referred to as widow’s mites.
Bronze Lepton, Obverse, anchor with (or without) solid circle around the anchor.
Reverse eight ray star sometimes surrounded by writing inscriptions.
Bronze Prutah, Obverse BASILEWS ALEXANDROU (King Alexander) around
anchor; reverse eight ray star (or wheel) surrounded by diadem (solid circle,
sometimes looks like a wagon wheel), Hebrew inscription “Yehonatan the king”
between the rays.
The ANCHOR: The anchor was adopted from the Seleucids, who used it to
symbolize their naval strength. Anchors are depicted upside down, as they would
be seen hung on the side of a boat ready for use.
The STAR: The star symbolize heaven
Widow's Mite Scriptures
The widow’s mite coin, or “lepta” in Greek, as quoted below, is found in three
locations in the New Testament Gospels. The passages in Mark 12 and Luke 21
both tell the story of the poor widow who gave two mites, all she had. Luke 12 also
references the “very last mite” for how the judge will expect you to pay all you
owe, down to the smallest coin in your possession.
Christ used this little coin to teach dual messages: 1.Financially, these stories tell
us that whether we give willingly, or pay out of obligation, we are to be financially
responsible before both God and man.
2.Spiritually, the widow’s story teaches us to give from the heart. The judge story
teaches us that we are accountable for all of our deeds. Fortunately, since it is
impossible for us to repay our debts to God, our God through Jesus Christ is
willing to forgive us if we just ask him!
Mark 12:41-44 (The poor widow)
41 Now Jesus sat opposite the treasury and saw how the people put money into
the treasury. And many who were rich put in much. 42 Then one poor widow came
and threw in two mites, which make a quadrans. 43 So He called His disciples to
Himself and said to them, "Assuredly, I say to you that this poor widow has put in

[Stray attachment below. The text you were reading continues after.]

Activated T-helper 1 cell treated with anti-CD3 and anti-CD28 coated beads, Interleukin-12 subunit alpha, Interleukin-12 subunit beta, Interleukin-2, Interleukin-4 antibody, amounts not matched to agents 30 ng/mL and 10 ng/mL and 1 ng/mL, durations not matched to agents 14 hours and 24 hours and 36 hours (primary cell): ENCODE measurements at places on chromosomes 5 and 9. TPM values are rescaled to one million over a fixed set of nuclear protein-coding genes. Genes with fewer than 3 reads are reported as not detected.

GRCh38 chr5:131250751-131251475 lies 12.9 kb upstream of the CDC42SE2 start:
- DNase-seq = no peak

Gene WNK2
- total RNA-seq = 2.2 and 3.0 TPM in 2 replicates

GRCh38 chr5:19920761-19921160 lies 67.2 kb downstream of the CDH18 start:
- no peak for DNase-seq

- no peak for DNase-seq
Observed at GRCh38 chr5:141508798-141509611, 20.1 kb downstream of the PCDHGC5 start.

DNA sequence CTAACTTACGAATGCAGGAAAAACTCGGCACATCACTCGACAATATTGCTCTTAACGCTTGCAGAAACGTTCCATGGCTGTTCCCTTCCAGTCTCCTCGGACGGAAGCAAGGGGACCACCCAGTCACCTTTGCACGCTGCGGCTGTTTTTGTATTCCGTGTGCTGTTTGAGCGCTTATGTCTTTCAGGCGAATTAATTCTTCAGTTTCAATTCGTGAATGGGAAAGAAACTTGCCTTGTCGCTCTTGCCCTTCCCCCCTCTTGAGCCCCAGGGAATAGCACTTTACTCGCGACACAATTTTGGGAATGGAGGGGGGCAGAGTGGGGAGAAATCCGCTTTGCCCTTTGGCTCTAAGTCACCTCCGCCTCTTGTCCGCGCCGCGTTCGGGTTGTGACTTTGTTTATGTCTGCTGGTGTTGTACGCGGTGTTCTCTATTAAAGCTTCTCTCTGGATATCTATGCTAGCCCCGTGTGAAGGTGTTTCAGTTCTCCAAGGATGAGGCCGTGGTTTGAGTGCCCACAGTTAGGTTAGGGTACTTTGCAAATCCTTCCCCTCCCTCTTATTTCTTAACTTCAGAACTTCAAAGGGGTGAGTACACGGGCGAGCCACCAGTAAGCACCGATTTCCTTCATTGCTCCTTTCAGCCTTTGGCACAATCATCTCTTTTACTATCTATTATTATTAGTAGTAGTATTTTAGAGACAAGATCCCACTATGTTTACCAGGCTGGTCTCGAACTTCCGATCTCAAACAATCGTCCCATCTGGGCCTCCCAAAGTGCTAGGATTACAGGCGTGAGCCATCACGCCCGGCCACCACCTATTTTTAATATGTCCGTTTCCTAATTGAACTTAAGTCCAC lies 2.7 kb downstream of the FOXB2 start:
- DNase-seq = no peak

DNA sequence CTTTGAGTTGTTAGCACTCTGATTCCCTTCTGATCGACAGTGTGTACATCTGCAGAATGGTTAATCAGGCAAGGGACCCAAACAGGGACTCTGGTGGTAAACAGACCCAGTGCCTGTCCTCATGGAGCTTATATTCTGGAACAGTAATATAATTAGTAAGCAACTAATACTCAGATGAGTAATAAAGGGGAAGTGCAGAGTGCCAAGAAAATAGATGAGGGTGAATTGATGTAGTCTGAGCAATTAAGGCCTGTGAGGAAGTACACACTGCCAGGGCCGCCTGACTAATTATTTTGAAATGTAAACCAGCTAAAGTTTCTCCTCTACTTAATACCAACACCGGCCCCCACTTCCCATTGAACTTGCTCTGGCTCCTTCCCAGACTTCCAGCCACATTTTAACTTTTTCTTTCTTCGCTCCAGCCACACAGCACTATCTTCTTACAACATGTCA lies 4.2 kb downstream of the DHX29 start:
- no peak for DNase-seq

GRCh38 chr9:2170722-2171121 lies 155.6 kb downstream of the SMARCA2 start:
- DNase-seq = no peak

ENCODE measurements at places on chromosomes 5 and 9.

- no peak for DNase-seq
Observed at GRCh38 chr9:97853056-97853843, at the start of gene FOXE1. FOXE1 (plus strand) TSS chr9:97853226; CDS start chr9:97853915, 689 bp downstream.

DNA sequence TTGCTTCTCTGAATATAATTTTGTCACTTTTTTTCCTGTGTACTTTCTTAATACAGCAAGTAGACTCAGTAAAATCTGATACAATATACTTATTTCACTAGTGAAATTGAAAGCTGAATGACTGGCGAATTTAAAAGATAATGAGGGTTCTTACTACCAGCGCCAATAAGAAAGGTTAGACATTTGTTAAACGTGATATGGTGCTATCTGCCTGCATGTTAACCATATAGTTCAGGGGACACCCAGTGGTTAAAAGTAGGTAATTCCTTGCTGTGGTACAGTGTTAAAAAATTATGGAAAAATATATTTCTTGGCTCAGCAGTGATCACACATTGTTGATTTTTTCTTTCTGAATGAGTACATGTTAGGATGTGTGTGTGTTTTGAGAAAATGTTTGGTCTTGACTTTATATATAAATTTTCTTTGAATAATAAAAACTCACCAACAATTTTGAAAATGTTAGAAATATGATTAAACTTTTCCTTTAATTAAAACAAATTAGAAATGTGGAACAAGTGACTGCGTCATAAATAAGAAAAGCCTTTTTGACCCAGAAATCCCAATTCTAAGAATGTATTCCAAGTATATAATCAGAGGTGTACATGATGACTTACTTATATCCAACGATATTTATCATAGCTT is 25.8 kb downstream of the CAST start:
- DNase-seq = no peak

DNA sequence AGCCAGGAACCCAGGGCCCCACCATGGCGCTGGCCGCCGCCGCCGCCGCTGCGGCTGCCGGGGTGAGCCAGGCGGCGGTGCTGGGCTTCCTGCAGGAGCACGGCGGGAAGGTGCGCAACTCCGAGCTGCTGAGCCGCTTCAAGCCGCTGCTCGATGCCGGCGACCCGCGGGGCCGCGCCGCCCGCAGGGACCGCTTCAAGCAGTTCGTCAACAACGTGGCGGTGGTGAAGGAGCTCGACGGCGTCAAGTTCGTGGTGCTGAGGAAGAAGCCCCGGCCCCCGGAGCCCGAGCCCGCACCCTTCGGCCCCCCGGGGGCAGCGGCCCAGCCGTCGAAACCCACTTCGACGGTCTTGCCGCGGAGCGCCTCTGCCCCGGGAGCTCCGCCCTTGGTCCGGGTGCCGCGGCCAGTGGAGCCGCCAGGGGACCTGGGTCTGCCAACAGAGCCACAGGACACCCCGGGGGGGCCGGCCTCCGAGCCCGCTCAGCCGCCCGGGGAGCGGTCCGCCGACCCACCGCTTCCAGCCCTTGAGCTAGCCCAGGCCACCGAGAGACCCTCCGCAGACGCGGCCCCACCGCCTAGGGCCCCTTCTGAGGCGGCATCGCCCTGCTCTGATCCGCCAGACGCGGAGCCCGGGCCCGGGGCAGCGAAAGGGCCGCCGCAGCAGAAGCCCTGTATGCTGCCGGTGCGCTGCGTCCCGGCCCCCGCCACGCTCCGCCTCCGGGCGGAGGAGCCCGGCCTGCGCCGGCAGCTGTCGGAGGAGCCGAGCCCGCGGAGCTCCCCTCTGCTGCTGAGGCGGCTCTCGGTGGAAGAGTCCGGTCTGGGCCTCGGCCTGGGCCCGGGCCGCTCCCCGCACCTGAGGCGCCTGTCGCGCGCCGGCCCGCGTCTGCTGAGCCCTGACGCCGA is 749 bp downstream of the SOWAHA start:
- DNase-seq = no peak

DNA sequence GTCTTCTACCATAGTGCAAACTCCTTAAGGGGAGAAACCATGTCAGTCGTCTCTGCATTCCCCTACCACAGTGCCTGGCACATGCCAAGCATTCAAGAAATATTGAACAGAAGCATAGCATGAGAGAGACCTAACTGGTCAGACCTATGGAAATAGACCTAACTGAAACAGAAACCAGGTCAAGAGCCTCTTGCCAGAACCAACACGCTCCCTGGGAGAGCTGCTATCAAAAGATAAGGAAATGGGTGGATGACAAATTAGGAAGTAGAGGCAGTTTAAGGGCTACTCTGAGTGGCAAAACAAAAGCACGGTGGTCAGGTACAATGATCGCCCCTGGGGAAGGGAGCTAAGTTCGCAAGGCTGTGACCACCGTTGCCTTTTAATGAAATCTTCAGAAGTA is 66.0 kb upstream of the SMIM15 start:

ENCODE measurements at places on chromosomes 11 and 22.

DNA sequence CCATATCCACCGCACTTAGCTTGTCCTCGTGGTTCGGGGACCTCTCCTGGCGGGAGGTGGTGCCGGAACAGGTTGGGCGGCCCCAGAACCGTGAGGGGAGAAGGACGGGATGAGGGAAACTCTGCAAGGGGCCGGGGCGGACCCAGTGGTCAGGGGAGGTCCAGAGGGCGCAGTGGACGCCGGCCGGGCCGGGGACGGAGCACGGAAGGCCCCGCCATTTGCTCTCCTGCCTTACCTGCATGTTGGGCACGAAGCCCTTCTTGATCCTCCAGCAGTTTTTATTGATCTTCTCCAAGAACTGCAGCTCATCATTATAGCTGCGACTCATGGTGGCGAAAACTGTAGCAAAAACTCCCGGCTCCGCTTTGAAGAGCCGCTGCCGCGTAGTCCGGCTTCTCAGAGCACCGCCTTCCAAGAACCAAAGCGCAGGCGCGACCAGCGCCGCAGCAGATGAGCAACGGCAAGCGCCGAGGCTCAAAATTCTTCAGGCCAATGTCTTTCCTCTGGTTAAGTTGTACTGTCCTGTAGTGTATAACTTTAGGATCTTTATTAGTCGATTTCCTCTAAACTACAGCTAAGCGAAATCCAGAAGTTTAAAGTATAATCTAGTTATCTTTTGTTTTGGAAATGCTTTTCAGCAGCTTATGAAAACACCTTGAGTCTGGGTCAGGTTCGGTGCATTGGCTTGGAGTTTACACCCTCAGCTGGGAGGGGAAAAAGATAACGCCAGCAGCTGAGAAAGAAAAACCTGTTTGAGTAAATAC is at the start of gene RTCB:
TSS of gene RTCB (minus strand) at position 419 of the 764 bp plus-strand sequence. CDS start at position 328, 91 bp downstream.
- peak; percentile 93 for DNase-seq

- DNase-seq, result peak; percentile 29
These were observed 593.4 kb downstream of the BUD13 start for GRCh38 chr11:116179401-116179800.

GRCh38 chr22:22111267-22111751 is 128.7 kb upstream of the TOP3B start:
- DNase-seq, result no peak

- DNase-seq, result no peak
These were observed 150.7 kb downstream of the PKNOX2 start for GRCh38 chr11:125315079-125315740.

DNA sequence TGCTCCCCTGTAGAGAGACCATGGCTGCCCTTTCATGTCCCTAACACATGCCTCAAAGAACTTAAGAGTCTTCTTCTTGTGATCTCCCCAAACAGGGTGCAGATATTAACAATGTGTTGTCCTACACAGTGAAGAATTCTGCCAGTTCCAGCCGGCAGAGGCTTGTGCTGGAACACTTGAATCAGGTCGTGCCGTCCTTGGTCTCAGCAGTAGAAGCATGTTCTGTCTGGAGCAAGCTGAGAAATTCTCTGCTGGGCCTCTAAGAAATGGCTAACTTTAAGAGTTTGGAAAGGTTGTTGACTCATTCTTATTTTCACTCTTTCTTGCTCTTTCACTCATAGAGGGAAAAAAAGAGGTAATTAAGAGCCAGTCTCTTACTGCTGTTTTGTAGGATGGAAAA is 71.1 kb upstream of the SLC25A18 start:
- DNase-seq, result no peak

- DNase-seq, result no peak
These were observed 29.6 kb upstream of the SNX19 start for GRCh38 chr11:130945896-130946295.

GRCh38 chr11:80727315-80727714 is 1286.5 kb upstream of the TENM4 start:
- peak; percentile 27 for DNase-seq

more than all those who have given to the treasury; 44 for they all put in out of
their abundance, but she out of her poverty put in all that she had, her whole
Luke 21:1-4 (The poor widow)
1 And he looked up, and saw the rich men casting their gifts into the treasury. 2
And he saw also a certain poor widow casting in thither two mites. 3 And he said,
Of a truth I say unto you, that this poor widow hath cast in more than they all: 4 For
all these have of their abundance cast in unto the offerings of God: but she of her
penury hath cast in all the living that she had.
Luke 12:58-59 (Paying the “last mite” )
58 When thou goest with thine adversary to the magistrate, as thou art in the way,
give diligence that thou mayest be delivered from him; lest he hale thee to the
judge, and the judge deliver thee to the officer, and the officer cast thee into
prison. 59 I tell thee, thou shalt not depart thence, till thou hast paid the very last
Widow's Mites Available Today
In Israel, quite a few of these coins have been found and are available for
purchase, either as the coins themselves, or mounted in jewelry.
Biblical Coins from the time of Jesus Christ ~ Mark 12:41-44
All Orders Will Be Shipped On
The Same Or Next Business Day
The Story and Meaning
of the 2 Widow's Mites